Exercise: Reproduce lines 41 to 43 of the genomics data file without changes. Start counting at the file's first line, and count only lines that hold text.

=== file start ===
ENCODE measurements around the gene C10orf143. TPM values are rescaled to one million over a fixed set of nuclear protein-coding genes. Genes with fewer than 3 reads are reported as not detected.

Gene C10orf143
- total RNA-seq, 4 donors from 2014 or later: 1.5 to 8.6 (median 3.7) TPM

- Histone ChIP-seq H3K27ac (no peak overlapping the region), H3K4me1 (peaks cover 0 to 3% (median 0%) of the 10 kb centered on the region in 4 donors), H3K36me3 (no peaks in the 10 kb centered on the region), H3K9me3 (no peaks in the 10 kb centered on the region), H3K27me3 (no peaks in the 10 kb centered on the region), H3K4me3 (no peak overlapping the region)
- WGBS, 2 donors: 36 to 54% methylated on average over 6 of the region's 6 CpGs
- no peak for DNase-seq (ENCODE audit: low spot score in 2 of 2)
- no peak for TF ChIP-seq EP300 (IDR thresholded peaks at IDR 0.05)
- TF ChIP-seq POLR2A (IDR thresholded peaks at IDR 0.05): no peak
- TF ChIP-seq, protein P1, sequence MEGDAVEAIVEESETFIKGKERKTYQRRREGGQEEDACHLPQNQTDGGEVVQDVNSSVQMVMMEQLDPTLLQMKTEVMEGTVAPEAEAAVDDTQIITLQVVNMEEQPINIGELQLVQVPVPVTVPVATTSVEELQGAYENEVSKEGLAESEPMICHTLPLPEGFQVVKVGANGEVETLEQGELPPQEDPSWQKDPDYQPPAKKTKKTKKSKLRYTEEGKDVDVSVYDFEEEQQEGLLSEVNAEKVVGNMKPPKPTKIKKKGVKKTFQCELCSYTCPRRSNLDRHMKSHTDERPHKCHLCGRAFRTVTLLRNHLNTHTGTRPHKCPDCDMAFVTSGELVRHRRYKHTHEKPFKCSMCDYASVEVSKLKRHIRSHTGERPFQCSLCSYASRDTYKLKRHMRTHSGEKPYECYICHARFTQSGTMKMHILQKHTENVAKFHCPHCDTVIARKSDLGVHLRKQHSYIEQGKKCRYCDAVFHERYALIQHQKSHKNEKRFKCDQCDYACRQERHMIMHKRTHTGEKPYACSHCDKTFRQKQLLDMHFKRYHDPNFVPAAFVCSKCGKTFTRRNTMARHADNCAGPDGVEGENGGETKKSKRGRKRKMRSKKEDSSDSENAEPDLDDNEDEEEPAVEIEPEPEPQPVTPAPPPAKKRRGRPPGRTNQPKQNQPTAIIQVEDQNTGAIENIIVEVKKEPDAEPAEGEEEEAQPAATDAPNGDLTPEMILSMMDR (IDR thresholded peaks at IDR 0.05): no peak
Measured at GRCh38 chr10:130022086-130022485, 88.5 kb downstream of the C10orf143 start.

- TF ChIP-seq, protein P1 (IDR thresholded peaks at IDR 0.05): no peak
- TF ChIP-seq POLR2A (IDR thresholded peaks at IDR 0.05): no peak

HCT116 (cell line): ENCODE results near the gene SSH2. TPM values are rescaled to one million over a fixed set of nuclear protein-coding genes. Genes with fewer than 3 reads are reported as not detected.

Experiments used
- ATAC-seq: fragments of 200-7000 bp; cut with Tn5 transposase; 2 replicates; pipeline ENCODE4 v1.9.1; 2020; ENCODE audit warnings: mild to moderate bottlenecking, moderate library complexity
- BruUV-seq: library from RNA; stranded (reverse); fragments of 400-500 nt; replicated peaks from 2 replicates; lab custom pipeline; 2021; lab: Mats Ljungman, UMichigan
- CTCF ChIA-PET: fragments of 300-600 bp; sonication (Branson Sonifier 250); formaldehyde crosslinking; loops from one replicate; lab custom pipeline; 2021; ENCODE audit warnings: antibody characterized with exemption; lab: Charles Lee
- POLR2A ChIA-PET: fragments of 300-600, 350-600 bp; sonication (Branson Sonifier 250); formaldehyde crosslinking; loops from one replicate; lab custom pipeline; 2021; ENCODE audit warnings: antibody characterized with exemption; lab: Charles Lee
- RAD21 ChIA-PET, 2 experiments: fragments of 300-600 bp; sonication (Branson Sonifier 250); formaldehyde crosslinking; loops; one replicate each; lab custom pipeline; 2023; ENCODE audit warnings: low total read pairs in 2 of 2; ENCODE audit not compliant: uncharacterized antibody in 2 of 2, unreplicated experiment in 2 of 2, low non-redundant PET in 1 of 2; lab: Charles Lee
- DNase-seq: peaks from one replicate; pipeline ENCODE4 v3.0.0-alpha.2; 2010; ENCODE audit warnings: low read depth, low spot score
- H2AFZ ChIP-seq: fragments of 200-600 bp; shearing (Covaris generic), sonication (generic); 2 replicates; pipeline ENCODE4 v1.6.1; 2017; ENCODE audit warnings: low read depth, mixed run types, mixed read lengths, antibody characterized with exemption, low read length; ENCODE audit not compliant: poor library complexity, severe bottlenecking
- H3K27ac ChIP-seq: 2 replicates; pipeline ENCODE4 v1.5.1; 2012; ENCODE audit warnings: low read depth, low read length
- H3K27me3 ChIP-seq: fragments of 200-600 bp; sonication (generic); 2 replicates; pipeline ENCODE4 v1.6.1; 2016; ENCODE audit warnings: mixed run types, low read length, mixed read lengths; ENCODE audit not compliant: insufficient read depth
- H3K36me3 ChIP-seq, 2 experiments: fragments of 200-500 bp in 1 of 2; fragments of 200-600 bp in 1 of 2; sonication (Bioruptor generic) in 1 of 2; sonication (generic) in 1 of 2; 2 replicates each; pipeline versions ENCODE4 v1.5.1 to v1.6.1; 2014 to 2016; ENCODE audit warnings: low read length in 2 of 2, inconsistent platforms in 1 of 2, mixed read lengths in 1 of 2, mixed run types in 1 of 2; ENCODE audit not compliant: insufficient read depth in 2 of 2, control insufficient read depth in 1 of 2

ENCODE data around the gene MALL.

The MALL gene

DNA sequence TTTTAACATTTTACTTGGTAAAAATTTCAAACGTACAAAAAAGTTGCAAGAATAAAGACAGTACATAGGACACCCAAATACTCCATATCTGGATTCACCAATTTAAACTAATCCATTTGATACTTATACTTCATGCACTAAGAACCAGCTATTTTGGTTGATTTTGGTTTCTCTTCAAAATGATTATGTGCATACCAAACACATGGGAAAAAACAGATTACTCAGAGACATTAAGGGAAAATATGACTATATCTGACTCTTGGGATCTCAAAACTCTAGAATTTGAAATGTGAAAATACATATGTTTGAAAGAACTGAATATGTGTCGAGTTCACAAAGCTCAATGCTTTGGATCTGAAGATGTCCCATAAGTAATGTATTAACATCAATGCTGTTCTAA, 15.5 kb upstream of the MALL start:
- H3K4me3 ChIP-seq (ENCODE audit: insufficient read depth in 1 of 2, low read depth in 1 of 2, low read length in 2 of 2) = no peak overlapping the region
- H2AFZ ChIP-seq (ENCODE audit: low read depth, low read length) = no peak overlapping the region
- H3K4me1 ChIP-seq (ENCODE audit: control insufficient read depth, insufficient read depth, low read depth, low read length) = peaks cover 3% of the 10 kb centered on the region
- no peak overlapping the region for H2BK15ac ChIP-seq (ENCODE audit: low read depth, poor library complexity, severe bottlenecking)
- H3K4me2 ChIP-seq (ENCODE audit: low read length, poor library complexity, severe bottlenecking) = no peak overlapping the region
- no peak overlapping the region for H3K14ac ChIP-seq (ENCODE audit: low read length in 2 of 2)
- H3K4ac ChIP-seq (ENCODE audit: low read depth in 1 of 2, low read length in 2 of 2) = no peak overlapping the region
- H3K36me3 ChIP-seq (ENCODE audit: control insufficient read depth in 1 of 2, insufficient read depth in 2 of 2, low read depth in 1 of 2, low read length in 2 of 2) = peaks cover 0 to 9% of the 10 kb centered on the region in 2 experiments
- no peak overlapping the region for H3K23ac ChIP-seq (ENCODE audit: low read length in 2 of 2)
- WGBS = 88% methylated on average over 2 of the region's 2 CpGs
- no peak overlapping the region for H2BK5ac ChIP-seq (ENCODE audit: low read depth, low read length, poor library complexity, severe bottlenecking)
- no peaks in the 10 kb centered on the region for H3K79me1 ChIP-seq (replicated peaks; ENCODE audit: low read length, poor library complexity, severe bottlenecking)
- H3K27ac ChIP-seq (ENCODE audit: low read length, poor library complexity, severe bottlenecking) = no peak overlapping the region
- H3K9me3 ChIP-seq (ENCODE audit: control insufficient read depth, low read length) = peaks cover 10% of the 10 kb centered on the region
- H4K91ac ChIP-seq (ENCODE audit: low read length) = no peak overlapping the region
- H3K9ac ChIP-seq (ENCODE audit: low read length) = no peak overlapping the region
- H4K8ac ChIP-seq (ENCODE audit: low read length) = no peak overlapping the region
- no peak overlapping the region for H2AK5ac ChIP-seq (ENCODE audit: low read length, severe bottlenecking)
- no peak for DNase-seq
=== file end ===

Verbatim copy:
- H3K9me3 ChIP-seq (ENCODE audit: control insufficient read depth, low read length) = peaks cover 10% of the 10 kb centered on the region
- H4K91ac ChIP-seq (ENCODE audit: low read length) = no peak overlapping the region
- H3K9ac ChIP-seq (ENCODE audit: low read length) = no peak overlapping the region